Initial Operational Capability (IOC): 2005
Total Production: 1,850
Unitary Cost: USD$3.0 million
Also Known As: CF34-10A, CF34-10E and CF34-10E7
Origin: United States of America
Corporations: GE Aviation
Parent System: CF34
Initial Operational Capability (IOC): 1983
Total Production: 8,226
Family Members: CF34-3, CF34-3B MTO and CF34-8
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Description: The CF34 engine is a derivative of combat proven TF34 military engine, which powers US Air Force A-10 and US Navy S-3 Viking, intended for regional jet aircraft. It has an outstanding reliability, durability and availability specially suited to high frequency routes. Moreover, the engine is considered environmentally safe due to its low noise and smoke emissions. These characteristics make CF34 the engine of choice for 50 to 100 passengers regional jets.

The first CF34 engine entered service in 1983 powering the Bombardier Challenger 601 corporate jet. Since then, it has been selected to power Bombardier CRJ-100, -200, -700 and -900, Bombardier Challenger 601/604, Brazil's Embraer 170/190 family of aircraft, and China's ACAC ARJ21. The engine, rated at 9,220 to 20,000 pounds of thrust, comprises three main models: CF34-3, CF34-8 and CF34-10.

The CF34-10 model is being designed to offer more power for longer range, larger regional jets. The newest CF34 model is rated at 16,000 to 20,000 pounds of thrust. The engine has already been selected to power the Embraer 190 and Embraer 195 (CF34-10E rated at 18,500 pounds) and China's AVIC I Commercial Aircraft Co. Ltd. (ACAC) ARJ21 (CF34-10A). General Electric and ACAC expect that about 500 79- and 99-passenger ARJ21 will be sold in the next 20 years representing $3 billion CF34-10A engines sales.

Key design features are: a wide-chord fan for higher thrust and high tolerance to foreign object damage, 3D aerodynamic design airfoils in the high-pressure compressor providing better fuel burn and higher exhaust gas temperature margins, a highly durable single annular low-emissions combustor, and a single-stage high-pressure turbine for lower operating cost. On March 9, 2005, CF34-10E, rated at 18,500-lb, was awarded engine type certification by the US FAA paving the way for Embraer 190 certification and entering service with JetBlue Airways in the third quarter of 2005.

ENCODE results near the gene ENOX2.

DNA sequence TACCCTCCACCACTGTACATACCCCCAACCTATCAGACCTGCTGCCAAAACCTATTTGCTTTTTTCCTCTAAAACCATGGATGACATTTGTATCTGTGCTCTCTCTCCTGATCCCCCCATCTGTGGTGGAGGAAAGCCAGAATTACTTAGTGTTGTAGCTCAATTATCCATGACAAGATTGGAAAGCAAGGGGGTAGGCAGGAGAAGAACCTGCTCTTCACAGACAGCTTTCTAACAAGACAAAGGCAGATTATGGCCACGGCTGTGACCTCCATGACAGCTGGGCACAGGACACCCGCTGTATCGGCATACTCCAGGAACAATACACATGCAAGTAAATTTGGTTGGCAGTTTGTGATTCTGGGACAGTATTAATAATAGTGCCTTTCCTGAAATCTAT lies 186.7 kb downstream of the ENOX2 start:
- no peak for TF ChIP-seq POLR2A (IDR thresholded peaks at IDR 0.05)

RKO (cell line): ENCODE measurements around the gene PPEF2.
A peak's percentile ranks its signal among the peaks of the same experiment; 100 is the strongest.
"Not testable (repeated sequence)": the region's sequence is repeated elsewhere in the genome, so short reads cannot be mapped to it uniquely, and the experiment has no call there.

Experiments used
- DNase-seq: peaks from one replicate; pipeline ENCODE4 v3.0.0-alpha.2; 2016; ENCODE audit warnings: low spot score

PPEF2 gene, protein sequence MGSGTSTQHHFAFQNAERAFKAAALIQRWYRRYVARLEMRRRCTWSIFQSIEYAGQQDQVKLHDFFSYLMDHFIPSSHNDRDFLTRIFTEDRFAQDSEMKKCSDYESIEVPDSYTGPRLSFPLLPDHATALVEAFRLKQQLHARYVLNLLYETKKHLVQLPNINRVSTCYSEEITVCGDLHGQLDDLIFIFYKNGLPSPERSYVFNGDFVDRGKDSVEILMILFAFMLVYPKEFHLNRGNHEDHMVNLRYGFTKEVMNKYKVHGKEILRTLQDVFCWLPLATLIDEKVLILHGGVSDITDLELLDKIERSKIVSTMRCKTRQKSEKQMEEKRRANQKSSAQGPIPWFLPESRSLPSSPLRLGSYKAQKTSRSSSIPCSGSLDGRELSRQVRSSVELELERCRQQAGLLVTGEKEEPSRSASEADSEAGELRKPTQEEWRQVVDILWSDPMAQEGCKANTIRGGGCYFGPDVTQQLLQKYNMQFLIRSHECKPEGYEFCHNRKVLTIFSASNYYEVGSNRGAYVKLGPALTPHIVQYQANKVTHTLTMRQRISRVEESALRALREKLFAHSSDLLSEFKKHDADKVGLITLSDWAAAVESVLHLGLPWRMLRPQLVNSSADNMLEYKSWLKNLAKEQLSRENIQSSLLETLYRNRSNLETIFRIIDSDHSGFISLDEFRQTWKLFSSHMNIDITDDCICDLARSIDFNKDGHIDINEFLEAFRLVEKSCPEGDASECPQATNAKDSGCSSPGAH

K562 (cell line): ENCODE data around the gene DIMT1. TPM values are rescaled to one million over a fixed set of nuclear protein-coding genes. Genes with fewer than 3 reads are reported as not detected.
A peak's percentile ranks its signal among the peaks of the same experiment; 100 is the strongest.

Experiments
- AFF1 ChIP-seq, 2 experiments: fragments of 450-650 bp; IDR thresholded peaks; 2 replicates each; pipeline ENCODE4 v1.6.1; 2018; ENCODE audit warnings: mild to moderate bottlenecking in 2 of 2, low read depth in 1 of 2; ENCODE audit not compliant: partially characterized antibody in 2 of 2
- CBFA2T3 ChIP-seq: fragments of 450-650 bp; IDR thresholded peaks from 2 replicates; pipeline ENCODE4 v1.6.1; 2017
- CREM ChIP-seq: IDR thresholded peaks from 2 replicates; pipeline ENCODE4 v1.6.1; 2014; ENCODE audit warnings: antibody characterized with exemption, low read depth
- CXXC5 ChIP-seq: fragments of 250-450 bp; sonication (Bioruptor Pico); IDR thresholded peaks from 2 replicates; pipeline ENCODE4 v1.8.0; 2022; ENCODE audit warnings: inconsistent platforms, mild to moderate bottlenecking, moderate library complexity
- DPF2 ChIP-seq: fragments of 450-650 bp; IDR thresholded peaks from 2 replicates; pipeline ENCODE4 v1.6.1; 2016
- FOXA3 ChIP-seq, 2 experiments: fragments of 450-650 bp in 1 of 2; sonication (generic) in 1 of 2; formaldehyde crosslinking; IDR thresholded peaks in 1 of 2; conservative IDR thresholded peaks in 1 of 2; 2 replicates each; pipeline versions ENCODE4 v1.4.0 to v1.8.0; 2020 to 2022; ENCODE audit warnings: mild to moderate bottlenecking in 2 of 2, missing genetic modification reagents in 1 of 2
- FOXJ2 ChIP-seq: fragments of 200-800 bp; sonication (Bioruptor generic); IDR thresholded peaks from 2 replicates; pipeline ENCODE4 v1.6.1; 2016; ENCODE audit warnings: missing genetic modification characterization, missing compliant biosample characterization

CF34-10 Applications

Airliners ARJ21-700 ARJ21-900 ARJ21F Embraer 190 Embraer 190 AR Embraer 195 Embraer 195 AR Private Aircraft ARJ21B Lineage 1000 Lineage 1000E

CF34-10 Specifications

Fan Diameter: 1,450 millimeter (57 inch)
Length: 2.29 meter (90 inch)
Dry Weight: 1,678 kilogram (3,699 pound)
Thrust: 18,500 pound (8.39 ton)
CEP: Circular Error Probable
Meters (m)   Kilometers (km)   Nautic Miles (nm)   Inch (in)   Yard (yd)   Foot (ft)   Millimeter (mm)
Pound (lb)   Kilogram (kg)   kN (KiloNewton)   Ton (t)
Meters per Second (mps)   Kilometers per Hour (kph)   Knot (kt)   Miles per Hour (mph)
Liter (l)   Galon (gl)
Year (yr)   Minutes (min)   Second (sec)
Shaft-Horse-Power (shp)

CF34-10 News

There are 23 news between
17 Oct 2007 and 2 Nov 2016
1  2  3  
Wednesday, November 2, 2016COMAC Receives Additional Orders of GE's CF34-powered ARJ21 Aircraft
Monday, July 11, 2016COMAC Signs Contract for 90 ARJ21 Jetliners
Tuesday, June 28, 2016ARJ21-700 Enters Commercial Service with Chengdu Airlines
Tuesday, June 16, 2015Colorful Guizhou Airlines Orders GE CF34-powered EMBRAER E190s
Thursday, August 28, 2014JAL Orders CF34-powered Embraer E170 and E190 Jets
Tuesday, June 18, 2013JetBlue Airways Signs OnPoint Solution Agreement with GE for its CF34-10 Engines
Conviasa Confirms the Purchase of Seven Additional E190 Jets
Conviasa Orders Additional CF34-Powered Embraer E-Jets
Monday, June 17, 2013Azul Expands GE OnPoint Solution Agreement for Additional CF34-10E Engines
Tuesday, July 10, 2012JetBlue Airways Signs GE OnPoint Solution Agreement on CF34 Engines

Operators & Related Equipment

Engines powering Austral Lineas Aereas 22 E190ARs (44 engines)